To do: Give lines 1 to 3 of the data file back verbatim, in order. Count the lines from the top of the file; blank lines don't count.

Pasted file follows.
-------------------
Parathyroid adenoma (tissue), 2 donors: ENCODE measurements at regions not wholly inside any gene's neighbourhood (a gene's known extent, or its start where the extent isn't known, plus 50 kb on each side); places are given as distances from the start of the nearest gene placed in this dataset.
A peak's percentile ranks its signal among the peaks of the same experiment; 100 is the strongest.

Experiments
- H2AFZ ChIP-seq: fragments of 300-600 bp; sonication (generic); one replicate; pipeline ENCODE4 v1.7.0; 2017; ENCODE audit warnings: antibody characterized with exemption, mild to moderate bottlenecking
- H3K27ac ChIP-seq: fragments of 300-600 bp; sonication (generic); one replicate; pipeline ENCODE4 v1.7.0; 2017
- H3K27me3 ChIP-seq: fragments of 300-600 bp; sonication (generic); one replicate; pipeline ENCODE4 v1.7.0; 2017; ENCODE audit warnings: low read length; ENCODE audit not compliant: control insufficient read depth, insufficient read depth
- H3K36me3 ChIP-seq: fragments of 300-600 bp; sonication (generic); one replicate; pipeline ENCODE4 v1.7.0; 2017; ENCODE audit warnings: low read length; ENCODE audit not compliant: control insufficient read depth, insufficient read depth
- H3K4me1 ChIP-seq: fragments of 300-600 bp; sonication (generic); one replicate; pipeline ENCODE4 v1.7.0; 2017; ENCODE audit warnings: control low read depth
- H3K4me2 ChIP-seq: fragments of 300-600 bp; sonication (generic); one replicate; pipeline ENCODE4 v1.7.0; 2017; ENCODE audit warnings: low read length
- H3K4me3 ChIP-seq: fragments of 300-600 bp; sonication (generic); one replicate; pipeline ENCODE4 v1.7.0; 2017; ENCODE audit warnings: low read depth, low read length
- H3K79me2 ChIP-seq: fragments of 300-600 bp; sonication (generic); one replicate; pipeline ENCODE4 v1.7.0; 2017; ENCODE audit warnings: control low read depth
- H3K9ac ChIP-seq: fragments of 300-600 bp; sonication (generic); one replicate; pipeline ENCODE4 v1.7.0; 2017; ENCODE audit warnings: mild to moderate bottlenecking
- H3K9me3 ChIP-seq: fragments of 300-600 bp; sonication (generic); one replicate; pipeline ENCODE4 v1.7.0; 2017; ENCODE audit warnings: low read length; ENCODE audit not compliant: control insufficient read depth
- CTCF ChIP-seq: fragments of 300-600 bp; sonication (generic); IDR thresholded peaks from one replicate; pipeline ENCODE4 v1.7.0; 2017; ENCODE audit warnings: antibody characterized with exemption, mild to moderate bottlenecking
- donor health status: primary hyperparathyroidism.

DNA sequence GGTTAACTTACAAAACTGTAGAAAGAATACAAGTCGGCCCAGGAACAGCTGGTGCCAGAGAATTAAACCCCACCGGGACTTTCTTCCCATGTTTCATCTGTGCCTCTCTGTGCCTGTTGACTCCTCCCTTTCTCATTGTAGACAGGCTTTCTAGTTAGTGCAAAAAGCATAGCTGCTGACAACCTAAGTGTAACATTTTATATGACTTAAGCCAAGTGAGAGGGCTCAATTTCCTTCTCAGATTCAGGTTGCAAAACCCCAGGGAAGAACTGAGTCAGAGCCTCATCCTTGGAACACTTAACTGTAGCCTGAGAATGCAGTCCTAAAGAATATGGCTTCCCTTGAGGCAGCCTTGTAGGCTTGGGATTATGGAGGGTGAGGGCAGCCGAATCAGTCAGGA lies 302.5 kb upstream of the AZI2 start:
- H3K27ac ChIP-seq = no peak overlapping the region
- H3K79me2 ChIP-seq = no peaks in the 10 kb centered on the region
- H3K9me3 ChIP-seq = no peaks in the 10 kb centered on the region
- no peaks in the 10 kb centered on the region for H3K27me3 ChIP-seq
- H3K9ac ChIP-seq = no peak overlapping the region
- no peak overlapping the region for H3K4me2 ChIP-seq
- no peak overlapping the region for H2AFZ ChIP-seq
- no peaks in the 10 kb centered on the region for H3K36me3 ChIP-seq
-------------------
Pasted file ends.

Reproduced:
Parathyroid adenoma (tissue), 2 donors: ENCODE measurements at regions not wholly inside any gene's neighbourhood (a gene's known extent, or its start where the extent isn't known, plus 50 kb on each side); places are given as distances from the start of the nearest gene placed in this dataset.
A peak's percentile ranks its signal among the peaks of the same experiment; 100 is the strongest.

Experiments